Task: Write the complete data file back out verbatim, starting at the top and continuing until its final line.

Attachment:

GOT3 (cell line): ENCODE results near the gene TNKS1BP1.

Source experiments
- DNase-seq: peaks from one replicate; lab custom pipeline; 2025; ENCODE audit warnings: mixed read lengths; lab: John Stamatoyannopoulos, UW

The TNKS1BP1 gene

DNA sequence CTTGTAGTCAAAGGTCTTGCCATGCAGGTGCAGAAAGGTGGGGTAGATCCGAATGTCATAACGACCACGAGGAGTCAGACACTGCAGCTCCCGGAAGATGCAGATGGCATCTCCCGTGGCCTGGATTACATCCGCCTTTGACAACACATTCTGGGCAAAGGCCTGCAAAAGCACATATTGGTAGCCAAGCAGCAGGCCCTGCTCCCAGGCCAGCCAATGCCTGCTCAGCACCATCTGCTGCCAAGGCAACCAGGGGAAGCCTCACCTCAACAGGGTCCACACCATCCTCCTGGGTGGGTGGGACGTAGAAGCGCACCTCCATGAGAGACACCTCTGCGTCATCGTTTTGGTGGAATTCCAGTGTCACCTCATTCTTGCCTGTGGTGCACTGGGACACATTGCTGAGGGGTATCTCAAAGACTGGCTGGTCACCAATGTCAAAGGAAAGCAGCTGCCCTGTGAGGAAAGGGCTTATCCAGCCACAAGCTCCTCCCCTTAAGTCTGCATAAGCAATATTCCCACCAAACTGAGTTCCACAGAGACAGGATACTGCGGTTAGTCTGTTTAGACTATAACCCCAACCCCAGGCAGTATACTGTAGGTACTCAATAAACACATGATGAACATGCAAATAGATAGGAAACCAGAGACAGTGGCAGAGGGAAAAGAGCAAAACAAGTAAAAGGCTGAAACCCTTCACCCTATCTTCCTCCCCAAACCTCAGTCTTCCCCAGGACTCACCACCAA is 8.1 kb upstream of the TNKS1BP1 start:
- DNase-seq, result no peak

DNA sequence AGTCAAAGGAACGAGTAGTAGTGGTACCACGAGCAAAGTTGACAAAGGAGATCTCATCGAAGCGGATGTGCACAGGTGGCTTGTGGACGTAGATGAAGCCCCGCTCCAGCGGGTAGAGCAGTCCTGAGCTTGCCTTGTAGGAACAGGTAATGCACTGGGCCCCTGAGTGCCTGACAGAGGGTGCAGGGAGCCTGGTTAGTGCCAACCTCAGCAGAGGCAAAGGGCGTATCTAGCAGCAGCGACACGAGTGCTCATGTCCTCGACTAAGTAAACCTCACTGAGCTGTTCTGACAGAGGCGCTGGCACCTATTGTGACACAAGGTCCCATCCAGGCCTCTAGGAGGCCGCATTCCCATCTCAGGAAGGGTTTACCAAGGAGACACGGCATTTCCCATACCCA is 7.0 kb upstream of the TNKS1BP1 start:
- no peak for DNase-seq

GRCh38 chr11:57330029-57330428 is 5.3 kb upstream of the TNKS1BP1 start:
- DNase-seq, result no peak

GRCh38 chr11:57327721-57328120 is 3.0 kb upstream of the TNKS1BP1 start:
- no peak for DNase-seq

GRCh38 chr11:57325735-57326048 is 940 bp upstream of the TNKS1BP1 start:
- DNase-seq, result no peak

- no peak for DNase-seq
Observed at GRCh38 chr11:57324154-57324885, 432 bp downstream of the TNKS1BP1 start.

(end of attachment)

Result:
GOT3 (cell line): ENCODE results near the gene TNKS1BP1.

Source experiments
- DNase-seq: peaks from one replicate; lab custom pipeline; 2025; ENCODE audit warnings: mixed read lengths; lab: John Stamatoyannopoulos, UW

The TNKS1BP1 gene

DNA sequence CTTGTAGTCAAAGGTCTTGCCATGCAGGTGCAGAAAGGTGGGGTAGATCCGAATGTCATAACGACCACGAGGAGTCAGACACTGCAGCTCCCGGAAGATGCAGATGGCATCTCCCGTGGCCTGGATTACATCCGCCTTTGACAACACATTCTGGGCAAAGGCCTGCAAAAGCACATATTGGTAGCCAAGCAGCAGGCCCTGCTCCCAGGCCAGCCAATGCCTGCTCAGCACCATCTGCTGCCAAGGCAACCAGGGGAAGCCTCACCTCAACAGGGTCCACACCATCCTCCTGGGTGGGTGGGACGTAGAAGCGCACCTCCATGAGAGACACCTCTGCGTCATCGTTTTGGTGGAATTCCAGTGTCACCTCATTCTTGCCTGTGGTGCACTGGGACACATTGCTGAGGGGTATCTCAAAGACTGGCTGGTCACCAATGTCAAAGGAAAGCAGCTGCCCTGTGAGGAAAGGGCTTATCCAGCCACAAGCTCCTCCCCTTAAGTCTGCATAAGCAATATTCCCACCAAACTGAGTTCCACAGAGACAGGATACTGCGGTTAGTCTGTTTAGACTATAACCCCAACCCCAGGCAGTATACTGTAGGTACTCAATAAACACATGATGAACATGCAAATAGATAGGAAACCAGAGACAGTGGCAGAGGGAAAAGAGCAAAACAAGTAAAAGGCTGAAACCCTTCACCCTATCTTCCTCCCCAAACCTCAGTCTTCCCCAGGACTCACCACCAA is 8.1 kb upstream of the TNKS1BP1 start:
- DNase-seq, result no peak

DNA sequence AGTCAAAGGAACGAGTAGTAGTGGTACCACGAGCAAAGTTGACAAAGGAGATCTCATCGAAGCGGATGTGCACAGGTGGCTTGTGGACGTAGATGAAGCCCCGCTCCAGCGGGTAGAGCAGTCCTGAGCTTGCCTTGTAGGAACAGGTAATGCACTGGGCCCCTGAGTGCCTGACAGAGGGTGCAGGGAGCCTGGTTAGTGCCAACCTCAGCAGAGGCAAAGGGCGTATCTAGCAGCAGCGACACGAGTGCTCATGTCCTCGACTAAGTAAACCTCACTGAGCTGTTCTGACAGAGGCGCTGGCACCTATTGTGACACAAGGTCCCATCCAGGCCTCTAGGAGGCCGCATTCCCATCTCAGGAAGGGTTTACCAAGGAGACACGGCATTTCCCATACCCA is 7.0 kb upstream of the TNKS1BP1 start:
- no peak for DNase-seq

GRCh38 chr11:57330029-57330428 is 5.3 kb upstream of the TNKS1BP1 start:
- DNase-seq, result no peak

GRCh38 chr11:57327721-57328120 is 3.0 kb upstream of the TNKS1BP1 start:
- no peak for DNase-seq

GRCh38 chr11:57325735-57326048 is 940 bp upstream of the TNKS1BP1 start:
- DNase-seq, result no peak

- no peak for DNase-seq
Observed at GRCh38 chr11:57324154-57324885, 432 bp downstream of the TNKS1BP1 start.